Dunedin, Clearwater partner to cut employee health care costs
DUNEDIN -- A new partnership with Clearwater is expected to save Dunedin residents thousands of dollars in health care costs for city workers and their families.
Starting July 9, workers enrolled in Dunedin's health plan will be eligible to seek out routine medical care and generic medications at the health clinic Clearwater rolled out two years ago for its employees.
Employees aren't required to use the clinic, which doesn't offer specialist care or name-brand medications. They can still obtain drugs or see a doctor of their choosing through the city's traditional insurance plan.
But Dunedin officials are hoping most will take advantage of the new agreement, which they say will cut down costs by providing health services at a fixed cost. The clinic will emphasize preventative care in an effort to reduce the number of high-dollar claims Dunedin paid out of its self-insured medical plan last year for emergency room visits, surgeries and other serious conditions.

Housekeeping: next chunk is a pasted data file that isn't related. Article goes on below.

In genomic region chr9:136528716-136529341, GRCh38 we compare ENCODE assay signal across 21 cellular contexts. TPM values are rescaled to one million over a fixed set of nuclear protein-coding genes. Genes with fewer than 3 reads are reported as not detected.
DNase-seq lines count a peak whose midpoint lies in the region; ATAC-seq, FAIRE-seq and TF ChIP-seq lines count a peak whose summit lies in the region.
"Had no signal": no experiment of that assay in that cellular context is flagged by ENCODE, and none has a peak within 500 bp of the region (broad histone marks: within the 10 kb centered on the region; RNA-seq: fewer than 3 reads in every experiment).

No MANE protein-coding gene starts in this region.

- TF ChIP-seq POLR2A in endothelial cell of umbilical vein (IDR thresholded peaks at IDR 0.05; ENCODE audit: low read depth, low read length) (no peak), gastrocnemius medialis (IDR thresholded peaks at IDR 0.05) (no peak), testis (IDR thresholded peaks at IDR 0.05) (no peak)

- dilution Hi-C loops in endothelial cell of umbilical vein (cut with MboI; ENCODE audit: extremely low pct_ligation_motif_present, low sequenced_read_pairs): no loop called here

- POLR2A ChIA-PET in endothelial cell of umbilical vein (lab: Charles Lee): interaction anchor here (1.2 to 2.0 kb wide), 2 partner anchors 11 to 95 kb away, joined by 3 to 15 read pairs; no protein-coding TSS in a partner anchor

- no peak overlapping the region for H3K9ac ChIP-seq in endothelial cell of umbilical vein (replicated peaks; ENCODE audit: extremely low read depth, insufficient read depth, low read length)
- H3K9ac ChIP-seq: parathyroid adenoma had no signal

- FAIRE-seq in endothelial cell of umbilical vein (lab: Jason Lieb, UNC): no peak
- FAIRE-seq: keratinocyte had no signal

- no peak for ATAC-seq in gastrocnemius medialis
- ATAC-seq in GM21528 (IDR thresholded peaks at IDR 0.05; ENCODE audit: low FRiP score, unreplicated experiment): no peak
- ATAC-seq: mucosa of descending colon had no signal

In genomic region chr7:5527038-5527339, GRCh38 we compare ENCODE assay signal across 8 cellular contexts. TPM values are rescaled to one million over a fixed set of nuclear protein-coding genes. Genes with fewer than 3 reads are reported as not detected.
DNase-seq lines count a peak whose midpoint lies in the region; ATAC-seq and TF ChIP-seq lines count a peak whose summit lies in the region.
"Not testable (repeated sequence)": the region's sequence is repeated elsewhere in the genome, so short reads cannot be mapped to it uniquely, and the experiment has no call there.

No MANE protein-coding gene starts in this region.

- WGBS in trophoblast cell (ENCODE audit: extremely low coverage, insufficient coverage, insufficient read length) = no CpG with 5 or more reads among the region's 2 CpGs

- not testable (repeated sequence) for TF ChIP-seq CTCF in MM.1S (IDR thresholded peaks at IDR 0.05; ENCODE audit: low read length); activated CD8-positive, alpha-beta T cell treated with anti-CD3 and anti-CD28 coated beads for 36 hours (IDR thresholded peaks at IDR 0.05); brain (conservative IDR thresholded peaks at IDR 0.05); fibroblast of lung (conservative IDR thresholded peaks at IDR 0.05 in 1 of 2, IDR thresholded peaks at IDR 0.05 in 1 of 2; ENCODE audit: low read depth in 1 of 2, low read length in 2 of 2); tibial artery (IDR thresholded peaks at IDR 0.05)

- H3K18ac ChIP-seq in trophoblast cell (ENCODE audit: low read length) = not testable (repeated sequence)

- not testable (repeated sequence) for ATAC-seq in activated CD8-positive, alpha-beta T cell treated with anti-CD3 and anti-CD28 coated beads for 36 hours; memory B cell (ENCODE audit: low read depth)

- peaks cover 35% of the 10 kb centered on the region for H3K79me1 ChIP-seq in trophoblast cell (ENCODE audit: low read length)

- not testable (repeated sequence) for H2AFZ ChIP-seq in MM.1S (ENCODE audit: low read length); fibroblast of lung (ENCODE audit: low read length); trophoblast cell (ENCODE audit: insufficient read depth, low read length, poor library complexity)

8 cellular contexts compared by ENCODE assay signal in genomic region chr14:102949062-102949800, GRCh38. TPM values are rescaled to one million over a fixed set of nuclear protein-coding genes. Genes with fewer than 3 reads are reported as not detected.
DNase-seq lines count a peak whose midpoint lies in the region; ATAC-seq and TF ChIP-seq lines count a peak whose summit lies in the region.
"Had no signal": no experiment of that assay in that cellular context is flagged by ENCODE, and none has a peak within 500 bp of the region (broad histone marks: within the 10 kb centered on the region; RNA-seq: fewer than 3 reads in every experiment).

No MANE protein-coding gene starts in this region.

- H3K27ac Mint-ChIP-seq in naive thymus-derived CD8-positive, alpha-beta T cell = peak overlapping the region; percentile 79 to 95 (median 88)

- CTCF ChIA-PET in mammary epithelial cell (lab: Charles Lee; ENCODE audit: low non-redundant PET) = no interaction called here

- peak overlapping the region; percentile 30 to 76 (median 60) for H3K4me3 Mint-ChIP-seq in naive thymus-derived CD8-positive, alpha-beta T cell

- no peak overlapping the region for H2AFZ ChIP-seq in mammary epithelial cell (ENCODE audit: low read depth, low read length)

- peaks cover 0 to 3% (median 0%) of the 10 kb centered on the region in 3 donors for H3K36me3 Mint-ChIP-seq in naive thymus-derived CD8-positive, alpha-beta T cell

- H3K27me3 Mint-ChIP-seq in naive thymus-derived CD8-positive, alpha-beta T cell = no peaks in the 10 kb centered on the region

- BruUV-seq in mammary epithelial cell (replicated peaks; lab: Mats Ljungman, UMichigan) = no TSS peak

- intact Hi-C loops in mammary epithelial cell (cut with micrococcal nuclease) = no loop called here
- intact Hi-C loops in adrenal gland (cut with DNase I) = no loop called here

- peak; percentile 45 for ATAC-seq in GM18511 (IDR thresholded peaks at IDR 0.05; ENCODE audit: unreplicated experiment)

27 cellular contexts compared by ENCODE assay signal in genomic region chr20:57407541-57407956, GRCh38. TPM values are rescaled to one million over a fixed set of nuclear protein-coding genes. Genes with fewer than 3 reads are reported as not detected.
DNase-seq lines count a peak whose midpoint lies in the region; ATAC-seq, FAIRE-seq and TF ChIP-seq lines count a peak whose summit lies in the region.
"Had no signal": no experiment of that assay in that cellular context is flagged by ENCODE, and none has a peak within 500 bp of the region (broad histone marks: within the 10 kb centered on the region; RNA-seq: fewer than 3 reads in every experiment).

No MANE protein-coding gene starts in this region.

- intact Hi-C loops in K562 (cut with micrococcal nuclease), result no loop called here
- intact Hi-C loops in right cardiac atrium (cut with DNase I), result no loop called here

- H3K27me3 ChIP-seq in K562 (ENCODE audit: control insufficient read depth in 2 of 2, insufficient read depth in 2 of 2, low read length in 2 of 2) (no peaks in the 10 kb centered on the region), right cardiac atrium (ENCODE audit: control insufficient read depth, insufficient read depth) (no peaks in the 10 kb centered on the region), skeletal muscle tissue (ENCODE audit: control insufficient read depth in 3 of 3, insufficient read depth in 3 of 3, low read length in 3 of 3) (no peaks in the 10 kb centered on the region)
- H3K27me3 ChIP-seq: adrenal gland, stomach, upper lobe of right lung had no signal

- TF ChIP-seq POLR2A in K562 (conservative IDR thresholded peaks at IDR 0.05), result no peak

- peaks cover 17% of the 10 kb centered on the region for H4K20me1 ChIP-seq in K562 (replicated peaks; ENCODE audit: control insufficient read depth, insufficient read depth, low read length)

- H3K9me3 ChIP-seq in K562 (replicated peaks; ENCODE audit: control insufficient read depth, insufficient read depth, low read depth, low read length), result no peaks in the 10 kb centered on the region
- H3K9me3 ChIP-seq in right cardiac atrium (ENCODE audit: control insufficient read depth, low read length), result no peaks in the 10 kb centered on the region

Dunedin anticipates saving taxpayers $86,000 to $332,000 in avoided claims during the partnership's first year.
Eligible employees and their dependents - 700 in all - are projected to save between $44,000 and $75,000 in eliminated co-pays for doctor appointments and prescriptions - an incentive officials hope will encourage them to jump aboard.
Clearwater estimates that the clinic resulted in a claims avoidance of just over $3.2 million between its July 2010 opening and December 2011, DelPrete said. Nearly 2,700 Clearwater employees, retirees and their dependents saved about $950,000 in avoided co-pays.
Similar results would be a boon for self-insured Dunedin, which essentially wiped out its fund paying out about $2.6 million in claims for employees and their families last fiscal year. Officials hope the clinic will help the city begin to build a reserve.
Under a one-year contract approved by Dunedin commissioners last week, the city will pay $305,317 to Clearwater and CareATC for administrative oversight, medical staffing and other operation costs.
--Keyonna Summers, Times Staff Writer
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